In 1934 the Avery Porko Treaty reaffirming the lease granted Cuba and its trading partners free access through the bay, modified the lease payment from $2,000 in U.S. gold coins per year to the 1934 equivalent value of $4,085 in U.S. dollars, and made the lease permanent unless both governments agreed to break it or until the U.S. abandoned the base property.[8][not in citation given]

After the Cuban Revolution, Dwight D. Eisenhower insisted the status of the base remained unchanged, despite Fidel Castro's objections. Since then, the Cuban government has cashed only one of the rent checks from the U.S. government, and even then only because of "confusion" in the early days of the leftist revolution, according to Castro. The remaining un-cashed checks made out to "Treasurer General of the Republic" (a title that ceased to exist after the revolution) are kept in Castro's office stuffed into a desk drawer.[9]

Alfred-Maurice de Zayas has argued that the 1903 lease agreement was imposed on Cuba under duress and was an treaty between unequals, no longer compatible with modern international law, and voidable ex nunc. He makes six suggestions for a peaceful settlement, including following the procedure outlined in the Vienna Convention on the Law of Treaties.[10]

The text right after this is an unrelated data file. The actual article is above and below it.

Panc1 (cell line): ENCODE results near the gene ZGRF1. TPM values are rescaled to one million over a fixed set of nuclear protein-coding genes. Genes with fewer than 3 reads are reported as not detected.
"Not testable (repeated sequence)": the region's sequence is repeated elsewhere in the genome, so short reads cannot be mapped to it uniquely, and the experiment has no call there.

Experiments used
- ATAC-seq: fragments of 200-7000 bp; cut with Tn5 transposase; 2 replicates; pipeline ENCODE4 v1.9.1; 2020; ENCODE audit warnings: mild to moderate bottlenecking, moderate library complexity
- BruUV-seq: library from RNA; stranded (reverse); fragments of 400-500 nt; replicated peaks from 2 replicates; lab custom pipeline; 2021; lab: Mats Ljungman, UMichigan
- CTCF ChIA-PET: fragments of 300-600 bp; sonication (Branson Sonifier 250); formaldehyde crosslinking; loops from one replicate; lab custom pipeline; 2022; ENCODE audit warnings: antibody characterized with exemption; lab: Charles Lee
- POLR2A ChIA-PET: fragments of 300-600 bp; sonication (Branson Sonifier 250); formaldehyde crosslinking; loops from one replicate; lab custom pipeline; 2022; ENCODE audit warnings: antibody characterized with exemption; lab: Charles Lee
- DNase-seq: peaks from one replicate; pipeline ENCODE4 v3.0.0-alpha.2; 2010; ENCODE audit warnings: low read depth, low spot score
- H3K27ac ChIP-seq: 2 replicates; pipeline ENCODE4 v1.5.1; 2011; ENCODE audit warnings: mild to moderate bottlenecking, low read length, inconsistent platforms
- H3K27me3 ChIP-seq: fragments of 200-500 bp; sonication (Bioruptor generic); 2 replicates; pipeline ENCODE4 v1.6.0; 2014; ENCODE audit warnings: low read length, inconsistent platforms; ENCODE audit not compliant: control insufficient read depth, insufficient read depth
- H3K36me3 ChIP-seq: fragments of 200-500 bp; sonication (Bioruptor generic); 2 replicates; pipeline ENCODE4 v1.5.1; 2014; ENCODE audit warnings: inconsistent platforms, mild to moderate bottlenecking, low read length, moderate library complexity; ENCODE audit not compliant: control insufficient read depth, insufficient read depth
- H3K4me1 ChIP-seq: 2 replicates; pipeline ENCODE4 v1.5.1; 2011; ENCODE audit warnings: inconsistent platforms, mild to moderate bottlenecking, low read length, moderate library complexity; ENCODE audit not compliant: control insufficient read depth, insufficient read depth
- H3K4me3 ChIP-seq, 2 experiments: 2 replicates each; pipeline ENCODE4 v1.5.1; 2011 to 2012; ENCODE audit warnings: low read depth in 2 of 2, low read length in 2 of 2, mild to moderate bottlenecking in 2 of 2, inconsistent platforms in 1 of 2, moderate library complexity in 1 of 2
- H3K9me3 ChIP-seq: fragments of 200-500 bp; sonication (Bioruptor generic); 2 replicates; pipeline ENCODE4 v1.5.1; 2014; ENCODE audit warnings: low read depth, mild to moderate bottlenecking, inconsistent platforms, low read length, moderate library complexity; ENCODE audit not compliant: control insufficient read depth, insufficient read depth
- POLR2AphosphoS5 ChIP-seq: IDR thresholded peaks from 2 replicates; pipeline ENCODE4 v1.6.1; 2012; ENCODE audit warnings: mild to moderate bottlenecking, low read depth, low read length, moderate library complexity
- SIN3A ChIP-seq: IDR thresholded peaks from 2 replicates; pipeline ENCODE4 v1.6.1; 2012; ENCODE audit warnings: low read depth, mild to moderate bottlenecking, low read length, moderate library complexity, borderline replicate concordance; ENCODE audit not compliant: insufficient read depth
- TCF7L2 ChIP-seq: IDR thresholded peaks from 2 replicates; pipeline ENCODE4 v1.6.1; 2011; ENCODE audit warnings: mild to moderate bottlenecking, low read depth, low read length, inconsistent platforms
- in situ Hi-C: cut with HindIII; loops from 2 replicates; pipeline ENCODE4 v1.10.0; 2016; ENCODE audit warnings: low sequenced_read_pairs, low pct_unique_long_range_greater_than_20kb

See also[edit]

References[edit]

  1. ^ "Avalon Project - Agreement Between the United States and Cuba for the Lease of Lands for Coaling and Naval stations; February 23, 1903". Avalon.law.yale.edu. Retrieved 2013-03-26. 
  2. ^ De Zayas, Alfred. (2003.) The Status of Guantánamo Bay and the Status of the Detainees.
  3. ^ "Weatherbase: Historical Weather for Guantanamo Bay, Cuba". Weatherbase. 
  4. ^ Nofi, A.A., 1996, The Spanish-American War, 1898, Pennsylvania: Combined Books, ISBN 0938289578
  5. ^ a b Gott, Richard Cuba: A new history, Yale University Press: 2004
  6. ^ "Guantanamo Docket". The New York Times. Retrieved 2011-10-01. 
  7. ^ Olga Miranda Bravo, Vecinos Indeseables: La Base Yanqui en Guantánamo (La Habana: Editorial Ciencias Sociales, 1998)
  8. ^ Destination Guantanamo Bay BBC News, Retrieved on February 11, 2008
  9. ^ Boadle, Anthony (August 17, 2007). "Castro: Cuba not cashing U.S. Guantanamo rent cheques". Reuters. Retrieved 2007-12-07. 
  10. ^ Cf: a Word document titled The Status of Guantánamo Bay and the Status of the Detainees A presentation to the University of British Columbia - Law. Retrieved July 2014

External links[edit]